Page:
Former prime minister John Turner is a board member with Muileboom Organics Inc., a licensed producer approved for individual sales, but pending-approval from Health Canada for broader commercial transactions.
Why invest in cannabis?
Turner says, “The Canadian government’s behind it. I think Canadian people understand the merits of it. Besides the odd neighbourhood problem, which I understand, it makes a lot of sense.”
The house across the street complains about smell. The security lighting is “lit up like a Christmas tree,” says a local resident.
Like the smell of a brewery, the sound of construction, or the sight of graffiti and broken windows, these externalities are, as Turner alluded to, a “neighbourhood problem.”
So if property must be in the commons and controlled by bureaucrats, why not local bureaucrats?
Or better yet, new private companies where all the shareholders are local residents who have paid taxes into government infrastructure for years.
Either way, if the tax-payment structure went the other way around, from resident’s pockets to municipalities first, and then onto the provinces and Ottawa, a sort-of “trickle up” taxation method, then the neighbourhood problem might actually get fixed.
As well, former politicians likely wouldn’t be as rich and investing in LPs with their lucrative pensions courtesy of the taxpayer.
Ex-Ontario premier Ernie Eves is invested in Timeless Herbal Care — a Jamaican medical cannabis company.
Jamaica, of course, is under the same pressure as Canada: politically-connected corporate cartels are moving in to cash in. But they continue to promote the criminalization of peaceful growers and consumers outside of the state’s regulatory apparatus.
Establishments worldwide have got it in their minds that lack of state regulation equals lack of legitimacy.
As if merchants haven’t had hundreds of years of self-regulated contract and commercial law, where the state, that divine right of the monarch, was an arbitrator only of last resort.
Democracy assumes there’s always crisis in commerce, acting as the arbitrator of first resort. Democratic states seek preventive measures before harm can even be demonstrated.
Did former premier Ernie Eves ever smoke weed? No, he tactically admits, only, “40 years ago when the Argos were brutal” and maybe today for the Leafs.
But Eves doesn’t smoke on the job, it’s just a bunch of men in suits.
“Everybody presumes that medical marijuana means sitting around smoking pot and that really isn’t what it’s all about,” Eves says.
I believe him.
Eves isn’t the only ex-premier involved with cannabis, former-BC premier Mike Harcourt is chairman of a pending LP.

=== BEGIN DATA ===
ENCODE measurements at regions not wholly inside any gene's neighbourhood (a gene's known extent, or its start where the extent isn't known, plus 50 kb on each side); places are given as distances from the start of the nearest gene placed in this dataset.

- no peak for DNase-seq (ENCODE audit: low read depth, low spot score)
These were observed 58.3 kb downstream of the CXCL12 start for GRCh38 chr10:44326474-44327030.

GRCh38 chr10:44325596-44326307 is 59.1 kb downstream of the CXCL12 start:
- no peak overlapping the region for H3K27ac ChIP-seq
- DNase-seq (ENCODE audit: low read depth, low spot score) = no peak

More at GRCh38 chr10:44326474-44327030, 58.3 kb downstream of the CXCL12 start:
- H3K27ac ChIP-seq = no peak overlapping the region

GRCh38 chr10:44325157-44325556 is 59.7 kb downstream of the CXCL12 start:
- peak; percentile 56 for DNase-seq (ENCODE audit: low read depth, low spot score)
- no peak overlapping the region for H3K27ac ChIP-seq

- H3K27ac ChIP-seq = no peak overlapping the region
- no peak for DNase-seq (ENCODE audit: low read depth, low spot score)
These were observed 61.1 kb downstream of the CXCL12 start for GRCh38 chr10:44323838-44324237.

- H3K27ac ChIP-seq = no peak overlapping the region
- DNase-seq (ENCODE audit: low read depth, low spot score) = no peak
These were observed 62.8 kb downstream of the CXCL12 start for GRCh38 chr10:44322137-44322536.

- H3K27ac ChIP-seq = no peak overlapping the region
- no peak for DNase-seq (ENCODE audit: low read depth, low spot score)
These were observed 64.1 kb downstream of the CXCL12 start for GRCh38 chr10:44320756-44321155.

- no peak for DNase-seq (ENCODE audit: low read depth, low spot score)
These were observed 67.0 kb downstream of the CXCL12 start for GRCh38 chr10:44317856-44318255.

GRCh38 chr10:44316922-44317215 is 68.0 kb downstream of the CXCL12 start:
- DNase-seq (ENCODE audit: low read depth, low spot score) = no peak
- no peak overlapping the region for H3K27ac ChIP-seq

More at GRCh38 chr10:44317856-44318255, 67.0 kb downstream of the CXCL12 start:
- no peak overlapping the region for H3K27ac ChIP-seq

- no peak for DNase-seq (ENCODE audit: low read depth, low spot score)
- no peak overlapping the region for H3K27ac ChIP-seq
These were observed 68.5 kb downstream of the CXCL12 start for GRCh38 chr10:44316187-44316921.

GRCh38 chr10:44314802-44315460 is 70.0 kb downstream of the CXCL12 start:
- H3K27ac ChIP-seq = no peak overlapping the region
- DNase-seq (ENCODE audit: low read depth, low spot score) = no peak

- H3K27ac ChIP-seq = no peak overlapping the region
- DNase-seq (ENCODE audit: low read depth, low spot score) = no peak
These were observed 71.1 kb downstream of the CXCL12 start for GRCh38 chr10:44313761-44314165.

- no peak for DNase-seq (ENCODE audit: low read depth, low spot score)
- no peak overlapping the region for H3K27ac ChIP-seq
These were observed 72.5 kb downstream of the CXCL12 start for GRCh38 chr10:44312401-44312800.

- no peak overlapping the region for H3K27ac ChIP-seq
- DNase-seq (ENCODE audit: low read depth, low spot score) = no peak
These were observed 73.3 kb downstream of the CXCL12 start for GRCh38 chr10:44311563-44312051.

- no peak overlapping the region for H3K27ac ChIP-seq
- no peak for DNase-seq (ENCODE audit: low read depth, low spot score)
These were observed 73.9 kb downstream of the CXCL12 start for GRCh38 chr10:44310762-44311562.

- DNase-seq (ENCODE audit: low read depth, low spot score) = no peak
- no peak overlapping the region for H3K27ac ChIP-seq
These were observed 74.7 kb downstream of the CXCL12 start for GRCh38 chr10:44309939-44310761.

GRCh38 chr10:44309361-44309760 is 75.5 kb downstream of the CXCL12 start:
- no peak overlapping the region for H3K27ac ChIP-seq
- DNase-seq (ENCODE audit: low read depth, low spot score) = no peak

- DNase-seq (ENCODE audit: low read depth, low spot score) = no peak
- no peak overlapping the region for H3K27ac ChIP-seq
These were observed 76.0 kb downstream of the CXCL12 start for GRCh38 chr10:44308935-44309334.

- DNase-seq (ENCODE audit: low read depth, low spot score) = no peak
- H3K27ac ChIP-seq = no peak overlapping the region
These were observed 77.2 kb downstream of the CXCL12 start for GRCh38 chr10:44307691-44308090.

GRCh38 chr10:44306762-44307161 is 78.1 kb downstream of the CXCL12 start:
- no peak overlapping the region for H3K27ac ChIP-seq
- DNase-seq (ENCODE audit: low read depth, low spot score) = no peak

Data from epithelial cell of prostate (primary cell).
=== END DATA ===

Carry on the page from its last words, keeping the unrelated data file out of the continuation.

True Leaf is selling pet food and awaiting on Health Canada approval. If they get the bureaucratic nod, those stocks have value. In the meantime, they’ll be trading on the Canadian Securities Exchange.
The 71-year-old ex-premier said he used cannabis in the 1960s but not since. “I don’t really use medicines.”
True Leaf hopes to raise $3 million in private and public financing to hire 10-full time employees. And that’s only if Health Canada says yes.
While it’s nice to see former politicians set up to fail in the regulatory apparatus they helped create, some of them have been successful.
While not a politician, Chuck Rifici is the current CFO of the Liberal Party of Canada. He was the CFO while setting up and preceding over Tweed Marijuana Inc., the first LP to go public.
Rifici is aware of this criticism, but insists there is no conspiracy. After all, the MMPR was brought in by Harper.
Rifici insists he was merely “fortunate to be one of the early people to get to the market with this… probably a member of the worst party.”
Of course, assuming no continuity of government, that’s a valid point. But it’s a false assumption. Rifici, in addition to his own ingenuity, happened to be in the right place at the right time, and only time will tell if he’s making correct decisions.
Now that the Liberals are in charge, Tweed has teamed up with Broken Coast, Bedrocan, Mettrum, OrganiGram and many other LPs to lobby the federal government.
According to the CMCIA/Cannabis Canada, something must be done to stop “the rapid spread of illegal marijuana stores.”
And so we get municipal regulation in BC, police raids in the rest of the country, and in different parts of BC, and a former Toronto police chief in charge of what to do.
Bill Blair, the man who used to sell drugs undercover, and is now the legalization czar, says, “I have come to believe it is possible … for marijuana to be produced in a way that maximizes safety for Canadians,” calling the Harper-era rules, procedures and regulations followed by the LPs “exhaustive and exacting.”
“Get rid of the goons,” says Kim Derry, security advisor to THC Meds Ontario Inc., and an ex-colleague of the Toronto police chief.
George Smitherman, a former Ontario deputy premier, also works with THC Meds and wants to “zap up the black market.” Or at least that’s what he told cannabis lawyer-activist Kirk Tousaw on CBC.
Why exactly are former-cops and politicians making money off cannabis while the ruling Liberal Party talks about strict controls and regulations? The kind that would benefit these newcomers on the scene?
A peaceful BC Bud market exists, one that has been self-regulating decades beyond Health Canada’s various “medical marijuana” programs.
What does it mean to live in a free society? If cannabis policy hasn’t changed since Harper, what good was your vote?
Perhaps having a democratic state regulate all commercial transactions isn’t a good idea.